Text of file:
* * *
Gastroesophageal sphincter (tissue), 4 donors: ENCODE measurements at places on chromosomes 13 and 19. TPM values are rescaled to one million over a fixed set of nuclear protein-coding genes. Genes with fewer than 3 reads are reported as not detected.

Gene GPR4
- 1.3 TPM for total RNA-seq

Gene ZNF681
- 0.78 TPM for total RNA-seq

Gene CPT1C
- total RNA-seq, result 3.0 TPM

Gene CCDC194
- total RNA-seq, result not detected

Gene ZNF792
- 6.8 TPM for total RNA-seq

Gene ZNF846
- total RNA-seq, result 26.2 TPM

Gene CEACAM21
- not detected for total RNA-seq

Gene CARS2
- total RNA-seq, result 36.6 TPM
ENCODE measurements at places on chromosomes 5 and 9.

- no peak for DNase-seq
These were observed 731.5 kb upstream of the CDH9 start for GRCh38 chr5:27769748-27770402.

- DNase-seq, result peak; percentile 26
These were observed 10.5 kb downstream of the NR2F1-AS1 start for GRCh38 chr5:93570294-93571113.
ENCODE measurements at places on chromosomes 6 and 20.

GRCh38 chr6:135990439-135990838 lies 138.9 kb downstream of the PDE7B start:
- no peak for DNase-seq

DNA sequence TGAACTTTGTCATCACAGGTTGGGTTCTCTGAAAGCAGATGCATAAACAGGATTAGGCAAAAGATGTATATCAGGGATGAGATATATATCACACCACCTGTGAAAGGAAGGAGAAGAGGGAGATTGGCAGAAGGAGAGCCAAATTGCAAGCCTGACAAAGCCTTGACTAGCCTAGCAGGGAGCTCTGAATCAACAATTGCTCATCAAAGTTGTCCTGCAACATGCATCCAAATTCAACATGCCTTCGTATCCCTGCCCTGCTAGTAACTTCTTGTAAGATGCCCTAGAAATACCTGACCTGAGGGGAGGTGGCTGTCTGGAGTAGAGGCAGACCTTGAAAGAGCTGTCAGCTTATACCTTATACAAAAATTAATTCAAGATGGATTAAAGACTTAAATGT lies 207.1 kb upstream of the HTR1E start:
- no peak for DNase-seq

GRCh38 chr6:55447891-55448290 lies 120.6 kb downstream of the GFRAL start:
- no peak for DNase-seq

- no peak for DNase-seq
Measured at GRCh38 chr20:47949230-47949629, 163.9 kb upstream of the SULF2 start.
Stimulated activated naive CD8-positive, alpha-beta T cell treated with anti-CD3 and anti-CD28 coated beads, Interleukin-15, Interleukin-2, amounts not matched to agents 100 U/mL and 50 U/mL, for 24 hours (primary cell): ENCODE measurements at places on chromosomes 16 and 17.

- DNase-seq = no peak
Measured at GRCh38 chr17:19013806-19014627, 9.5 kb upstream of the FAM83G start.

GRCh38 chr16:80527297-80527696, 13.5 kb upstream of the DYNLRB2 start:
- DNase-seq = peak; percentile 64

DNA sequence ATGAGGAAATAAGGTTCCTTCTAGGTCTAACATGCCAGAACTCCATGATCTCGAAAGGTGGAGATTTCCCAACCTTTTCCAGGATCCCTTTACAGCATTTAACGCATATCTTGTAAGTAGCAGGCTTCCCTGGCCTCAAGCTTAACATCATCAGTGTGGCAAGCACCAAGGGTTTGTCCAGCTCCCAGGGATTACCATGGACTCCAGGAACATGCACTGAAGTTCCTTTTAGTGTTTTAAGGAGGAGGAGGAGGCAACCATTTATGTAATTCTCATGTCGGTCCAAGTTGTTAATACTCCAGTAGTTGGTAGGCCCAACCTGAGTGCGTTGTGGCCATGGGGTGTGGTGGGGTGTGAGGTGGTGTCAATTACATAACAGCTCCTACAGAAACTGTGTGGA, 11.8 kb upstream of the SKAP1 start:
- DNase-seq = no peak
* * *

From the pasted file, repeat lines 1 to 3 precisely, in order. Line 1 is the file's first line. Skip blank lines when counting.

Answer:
Gastroesophageal sphincter (tissue), 4 donors: ENCODE measurements at places on chromosomes 13 and 19. TPM values are rescaled to one million over a fixed set of nuclear protein-coding genes. Genes with fewer than 3 reads are reported as not detected.

Gene GPR4
- 1.3 TPM for total RNA-seq